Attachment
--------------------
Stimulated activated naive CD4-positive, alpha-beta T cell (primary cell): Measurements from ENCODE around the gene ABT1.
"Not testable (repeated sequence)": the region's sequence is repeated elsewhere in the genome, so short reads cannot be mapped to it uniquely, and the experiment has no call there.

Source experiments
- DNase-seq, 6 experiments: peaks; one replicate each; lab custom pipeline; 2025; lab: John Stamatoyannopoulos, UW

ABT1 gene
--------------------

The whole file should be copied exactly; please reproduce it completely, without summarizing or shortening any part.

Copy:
Stimulated activated naive CD4-positive, alpha-beta T cell (primary cell): Measurements from ENCODE around the gene ABT1.
"Not testable (repeated sequence)": the region's sequence is repeated elsewhere in the genome, so short reads cannot be mapped to it uniquely, and the experiment has no call there.

Source experiments
- DNase-seq, 6 experiments: peaks; one replicate each; lab custom pipeline; 2025; lab: John Stamatoyannopoulos, UW

ABT1 gene